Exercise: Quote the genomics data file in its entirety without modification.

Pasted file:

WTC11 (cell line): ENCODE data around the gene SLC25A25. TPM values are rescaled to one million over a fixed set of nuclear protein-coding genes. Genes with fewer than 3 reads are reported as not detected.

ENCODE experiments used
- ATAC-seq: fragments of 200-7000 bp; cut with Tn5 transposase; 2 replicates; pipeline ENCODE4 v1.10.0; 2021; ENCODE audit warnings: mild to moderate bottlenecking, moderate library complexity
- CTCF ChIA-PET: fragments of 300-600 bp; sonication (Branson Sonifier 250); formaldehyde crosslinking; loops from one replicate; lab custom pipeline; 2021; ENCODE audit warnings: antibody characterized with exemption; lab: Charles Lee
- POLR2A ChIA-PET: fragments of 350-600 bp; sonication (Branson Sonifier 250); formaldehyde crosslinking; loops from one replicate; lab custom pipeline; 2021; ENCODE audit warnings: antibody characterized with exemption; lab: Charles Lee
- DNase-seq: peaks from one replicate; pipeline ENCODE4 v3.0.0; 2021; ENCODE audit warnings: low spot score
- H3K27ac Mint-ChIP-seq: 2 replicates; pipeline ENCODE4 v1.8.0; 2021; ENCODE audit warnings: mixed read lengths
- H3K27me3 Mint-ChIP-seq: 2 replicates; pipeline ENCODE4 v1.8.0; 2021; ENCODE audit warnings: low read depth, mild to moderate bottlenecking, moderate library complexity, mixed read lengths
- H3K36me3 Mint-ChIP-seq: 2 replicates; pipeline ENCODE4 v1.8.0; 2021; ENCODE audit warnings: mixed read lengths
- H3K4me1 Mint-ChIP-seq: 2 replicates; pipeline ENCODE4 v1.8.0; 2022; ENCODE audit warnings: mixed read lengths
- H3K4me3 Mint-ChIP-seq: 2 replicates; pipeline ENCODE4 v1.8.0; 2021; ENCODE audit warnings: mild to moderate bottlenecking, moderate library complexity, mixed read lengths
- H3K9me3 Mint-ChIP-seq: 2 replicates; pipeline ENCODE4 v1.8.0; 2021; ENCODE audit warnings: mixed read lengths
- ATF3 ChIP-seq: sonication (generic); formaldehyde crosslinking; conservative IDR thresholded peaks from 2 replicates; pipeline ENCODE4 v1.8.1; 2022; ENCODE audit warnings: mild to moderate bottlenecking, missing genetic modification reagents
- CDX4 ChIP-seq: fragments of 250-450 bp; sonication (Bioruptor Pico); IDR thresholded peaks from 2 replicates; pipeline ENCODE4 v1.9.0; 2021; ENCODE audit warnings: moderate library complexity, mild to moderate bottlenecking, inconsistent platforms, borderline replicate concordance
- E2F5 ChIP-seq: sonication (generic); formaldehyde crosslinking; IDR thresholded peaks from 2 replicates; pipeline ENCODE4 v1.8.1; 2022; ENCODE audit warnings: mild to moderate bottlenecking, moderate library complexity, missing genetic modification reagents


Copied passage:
WTC11 (cell line): ENCODE data around the gene SLC25A25. TPM values are rescaled to one million over a fixed set of nuclear protein-coding genes. Genes with fewer than 3 reads are reported as not detected.

ENCODE experiments used
- ATAC-seq: fragments of 200-7000 bp; cut with Tn5 transposase; 2 replicates; pipeline ENCODE4 v1.10.0; 2021; ENCODE audit warnings: mild to moderate bottlenecking, moderate library complexity
- CTCF ChIA-PET: fragments of 300-600 bp; sonication (Branson Sonifier 250); formaldehyde crosslinking; loops from one replicate; lab custom pipeline; 2021; ENCODE audit warnings: antibody characterized with exemption; lab: Charles Lee
- POLR2A ChIA-PET: fragments of 350-600 bp; sonication (Branson Sonifier 250); formaldehyde crosslinking; loops from one replicate; lab custom pipeline; 2021; ENCODE audit warnings: antibody characterized with exemption; lab: Charles Lee
- DNase-seq: peaks from one replicate; pipeline ENCODE4 v3.0.0; 2021; ENCODE audit warnings: low spot score
- H3K27ac Mint-ChIP-seq: 2 replicates; pipeline ENCODE4 v1.8.0; 2021; ENCODE audit warnings: mixed read lengths
- H3K27me3 Mint-ChIP-seq: 2 replicates; pipeline ENCODE4 v1.8.0; 2021; ENCODE audit warnings: low read depth, mild to moderate bottlenecking, moderate library complexity, mixed read lengths
- H3K36me3 Mint-ChIP-seq: 2 replicates; pipeline ENCODE4 v1.8.0; 2021; ENCODE audit warnings: mixed read lengths
- H3K4me1 Mint-ChIP-seq: 2 replicates; pipeline ENCODE4 v1.8.0; 2022; ENCODE audit warnings: mixed read lengths
- H3K4me3 Mint-ChIP-seq: 2 replicates; pipeline ENCODE4 v1.8.0; 2021; ENCODE audit warnings: mild to moderate bottlenecking, moderate library complexity, mixed read lengths
- H3K9me3 Mint-ChIP-seq: 2 replicates; pipeline ENCODE4 v1.8.0; 2021; ENCODE audit warnings: mixed read lengths
- ATF3 ChIP-seq: sonication (generic); formaldehyde crosslinking; conservative IDR thresholded peaks from 2 replicates; pipeline ENCODE4 v1.8.1; 2022; ENCODE audit warnings: mild to moderate bottlenecking, missing genetic modification reagents
- CDX4 ChIP-seq: fragments of 250-450 bp; sonication (Bioruptor Pico); IDR thresholded peaks from 2 replicates; pipeline ENCODE4 v1.9.0; 2021; ENCODE audit warnings: moderate library complexity, mild to moderate bottlenecking, inconsistent platforms, borderline replicate concordance
- E2F5 ChIP-seq: sonication (generic); formaldehyde crosslinking; IDR thresholded peaks from 2 replicates; pipeline ENCODE4 v1.8.1; 2022; ENCODE audit warnings: mild to moderate bottlenecking, moderate library complexity, missing genetic modification reagents